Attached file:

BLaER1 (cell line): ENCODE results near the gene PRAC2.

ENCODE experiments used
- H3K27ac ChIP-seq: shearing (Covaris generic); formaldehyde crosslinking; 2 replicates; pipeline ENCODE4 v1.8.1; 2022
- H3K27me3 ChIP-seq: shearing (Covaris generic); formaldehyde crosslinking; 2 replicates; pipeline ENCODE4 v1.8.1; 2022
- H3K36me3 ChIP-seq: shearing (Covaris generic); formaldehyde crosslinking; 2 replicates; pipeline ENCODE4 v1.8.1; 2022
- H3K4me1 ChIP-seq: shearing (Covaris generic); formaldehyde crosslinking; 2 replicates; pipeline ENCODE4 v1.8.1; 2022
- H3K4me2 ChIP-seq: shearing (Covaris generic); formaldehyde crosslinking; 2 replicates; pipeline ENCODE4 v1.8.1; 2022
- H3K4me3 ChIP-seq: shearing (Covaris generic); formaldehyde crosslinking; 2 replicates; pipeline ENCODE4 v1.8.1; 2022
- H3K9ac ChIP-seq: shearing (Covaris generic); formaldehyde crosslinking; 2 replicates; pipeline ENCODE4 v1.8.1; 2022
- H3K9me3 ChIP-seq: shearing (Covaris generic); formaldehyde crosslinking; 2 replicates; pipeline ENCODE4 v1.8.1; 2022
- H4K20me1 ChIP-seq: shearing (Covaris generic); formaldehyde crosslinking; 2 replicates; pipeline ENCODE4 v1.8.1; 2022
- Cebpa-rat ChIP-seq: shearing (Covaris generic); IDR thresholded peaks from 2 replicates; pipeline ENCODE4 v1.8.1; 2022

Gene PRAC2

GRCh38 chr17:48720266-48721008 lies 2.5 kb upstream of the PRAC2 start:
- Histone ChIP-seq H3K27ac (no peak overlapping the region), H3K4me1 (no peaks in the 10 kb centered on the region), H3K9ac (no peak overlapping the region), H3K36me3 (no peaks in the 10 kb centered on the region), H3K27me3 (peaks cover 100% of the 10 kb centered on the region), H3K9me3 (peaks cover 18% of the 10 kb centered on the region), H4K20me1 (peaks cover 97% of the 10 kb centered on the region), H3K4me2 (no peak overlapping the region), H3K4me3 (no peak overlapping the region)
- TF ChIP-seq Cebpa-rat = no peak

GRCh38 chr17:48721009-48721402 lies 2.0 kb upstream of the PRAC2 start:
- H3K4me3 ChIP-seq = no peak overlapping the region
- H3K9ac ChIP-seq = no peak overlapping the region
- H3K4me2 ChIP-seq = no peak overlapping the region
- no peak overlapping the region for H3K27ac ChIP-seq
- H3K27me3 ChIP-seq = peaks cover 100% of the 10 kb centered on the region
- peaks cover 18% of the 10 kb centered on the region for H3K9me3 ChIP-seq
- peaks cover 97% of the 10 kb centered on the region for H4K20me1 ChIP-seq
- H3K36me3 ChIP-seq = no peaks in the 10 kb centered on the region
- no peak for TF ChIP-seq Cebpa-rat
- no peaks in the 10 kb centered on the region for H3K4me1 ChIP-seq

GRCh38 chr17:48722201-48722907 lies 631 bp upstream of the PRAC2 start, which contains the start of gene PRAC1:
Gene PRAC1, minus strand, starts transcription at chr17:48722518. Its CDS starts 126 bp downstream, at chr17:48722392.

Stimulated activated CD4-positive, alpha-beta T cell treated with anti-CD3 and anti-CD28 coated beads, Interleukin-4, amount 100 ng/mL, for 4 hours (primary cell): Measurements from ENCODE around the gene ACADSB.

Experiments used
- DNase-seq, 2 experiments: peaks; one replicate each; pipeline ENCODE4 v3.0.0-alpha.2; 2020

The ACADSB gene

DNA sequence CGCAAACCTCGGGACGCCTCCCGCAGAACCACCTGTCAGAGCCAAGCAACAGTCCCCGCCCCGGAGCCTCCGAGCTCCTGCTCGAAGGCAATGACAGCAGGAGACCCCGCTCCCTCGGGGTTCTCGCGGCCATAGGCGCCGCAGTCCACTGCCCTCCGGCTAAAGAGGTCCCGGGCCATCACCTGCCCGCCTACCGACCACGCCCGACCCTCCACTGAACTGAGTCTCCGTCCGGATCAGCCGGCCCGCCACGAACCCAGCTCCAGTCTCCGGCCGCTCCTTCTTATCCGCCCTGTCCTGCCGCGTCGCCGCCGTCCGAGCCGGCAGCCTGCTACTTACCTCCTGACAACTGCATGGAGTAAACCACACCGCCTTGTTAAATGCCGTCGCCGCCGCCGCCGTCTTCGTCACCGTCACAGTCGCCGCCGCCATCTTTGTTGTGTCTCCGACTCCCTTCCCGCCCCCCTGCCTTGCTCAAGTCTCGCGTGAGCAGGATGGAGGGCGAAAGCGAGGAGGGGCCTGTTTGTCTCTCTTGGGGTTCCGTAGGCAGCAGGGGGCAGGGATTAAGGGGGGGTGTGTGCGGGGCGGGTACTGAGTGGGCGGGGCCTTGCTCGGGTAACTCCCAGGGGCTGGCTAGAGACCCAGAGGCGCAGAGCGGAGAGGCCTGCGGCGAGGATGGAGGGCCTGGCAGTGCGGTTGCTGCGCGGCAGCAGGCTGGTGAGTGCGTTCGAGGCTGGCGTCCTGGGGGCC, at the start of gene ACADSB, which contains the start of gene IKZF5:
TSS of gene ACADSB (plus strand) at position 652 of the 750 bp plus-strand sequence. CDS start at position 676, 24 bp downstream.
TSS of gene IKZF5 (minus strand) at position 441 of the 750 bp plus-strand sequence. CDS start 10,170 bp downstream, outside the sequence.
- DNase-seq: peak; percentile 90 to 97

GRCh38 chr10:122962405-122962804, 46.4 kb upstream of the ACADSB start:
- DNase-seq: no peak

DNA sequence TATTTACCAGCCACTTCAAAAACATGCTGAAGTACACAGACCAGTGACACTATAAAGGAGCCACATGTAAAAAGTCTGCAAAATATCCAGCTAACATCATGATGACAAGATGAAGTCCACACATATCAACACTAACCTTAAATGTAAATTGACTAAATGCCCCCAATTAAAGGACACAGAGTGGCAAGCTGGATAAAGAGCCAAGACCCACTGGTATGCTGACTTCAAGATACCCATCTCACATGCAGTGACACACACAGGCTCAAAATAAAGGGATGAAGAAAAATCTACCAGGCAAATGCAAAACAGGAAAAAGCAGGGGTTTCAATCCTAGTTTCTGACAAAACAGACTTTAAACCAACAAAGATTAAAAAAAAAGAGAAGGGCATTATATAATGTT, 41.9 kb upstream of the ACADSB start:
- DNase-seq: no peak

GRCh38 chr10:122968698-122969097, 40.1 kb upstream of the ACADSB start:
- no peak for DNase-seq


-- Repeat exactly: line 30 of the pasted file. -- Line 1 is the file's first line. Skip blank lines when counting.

Stimulated activated CD4-positive, alpha-beta T cell treated with anti-CD3 and anti-CD28 coated beads, Interleukin-4, amount 100 ng/mL, for 4 hours (primary cell): Measurements from ENCODE around the gene ACADSB.